maturity, and old age in a valley, first presented in the “Rivers and Valleys
of Pennsylvania,” was extended to embrace large landmasses. (Encyclopedia.com,
2017) W.M. Davis also states that, “Process cannot,
however, complete its work instantly, and the amount of change from initial
form is therefore a function of time. Time thus completes the trio of
geographical controls, and is, of the three, the one of the most frequent application
and of a most practical value in geographical description.” (Davis,
1973) Around the time Davis published his theory, it was widely challenged,
especially by German geomorphologists such as Albrecht Penck, Professor of
Physical Geography at the University of Vienna and later of Geography at
Berlin, and more particularly his son Walther Penck. Davis had been widely
accepted as one of the great geographers in America and by 1904 he had founded
the Association of American Geographers. Davis’s approach to geography can be found in the work of many well-known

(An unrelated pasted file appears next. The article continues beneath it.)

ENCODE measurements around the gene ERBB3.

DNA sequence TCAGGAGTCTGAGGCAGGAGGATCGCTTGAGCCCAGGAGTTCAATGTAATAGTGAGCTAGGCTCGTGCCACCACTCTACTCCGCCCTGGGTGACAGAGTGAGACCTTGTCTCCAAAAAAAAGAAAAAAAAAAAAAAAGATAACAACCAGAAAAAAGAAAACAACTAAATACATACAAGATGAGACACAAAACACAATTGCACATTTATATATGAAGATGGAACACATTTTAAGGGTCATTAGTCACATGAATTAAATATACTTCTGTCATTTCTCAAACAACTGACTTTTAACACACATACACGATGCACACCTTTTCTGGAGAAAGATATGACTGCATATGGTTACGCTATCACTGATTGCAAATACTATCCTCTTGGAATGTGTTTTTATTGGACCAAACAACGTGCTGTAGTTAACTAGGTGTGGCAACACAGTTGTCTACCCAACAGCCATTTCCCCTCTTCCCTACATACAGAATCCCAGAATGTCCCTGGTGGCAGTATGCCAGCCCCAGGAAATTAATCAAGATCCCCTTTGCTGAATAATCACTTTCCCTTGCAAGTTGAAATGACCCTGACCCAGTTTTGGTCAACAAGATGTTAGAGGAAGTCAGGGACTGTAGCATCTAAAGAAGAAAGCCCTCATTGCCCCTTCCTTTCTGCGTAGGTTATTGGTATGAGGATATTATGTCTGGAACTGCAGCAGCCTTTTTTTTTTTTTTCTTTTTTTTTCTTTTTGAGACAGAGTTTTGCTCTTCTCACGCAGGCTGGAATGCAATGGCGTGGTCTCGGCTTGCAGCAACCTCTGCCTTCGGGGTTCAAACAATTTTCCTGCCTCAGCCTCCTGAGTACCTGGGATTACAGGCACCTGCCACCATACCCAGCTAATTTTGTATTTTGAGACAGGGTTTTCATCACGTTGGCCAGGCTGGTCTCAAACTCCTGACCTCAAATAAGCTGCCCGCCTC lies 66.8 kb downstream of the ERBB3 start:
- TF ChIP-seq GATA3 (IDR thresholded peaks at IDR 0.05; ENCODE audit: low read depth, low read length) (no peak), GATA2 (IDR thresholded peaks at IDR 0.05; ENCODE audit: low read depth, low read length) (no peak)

followers. These included Ellsworth Huntington, famous for his study of tree
rings as these related to changes in climate. Isaiah Bowman pursued physical
geography as well as human geography and served in key positions, including
Director of the American Geographical Society and president of Johns Hopkins
University. Mark Jefferson, another follower of Davis, was one of the most
prolific scholars of his time at the Michigan State Normal College at Ypsilanti,
he trained thousands of geography school teachers. (Taylor & Francis, 2017)

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Figure 1 (Huggett, 2011)

 

 

 

 

 

Louis Agassiz is the next
influential geographical figure I’ll be writing about. Agassiz was born on May
28th, 1807, in Haut-Valley, Switzerland and studied at the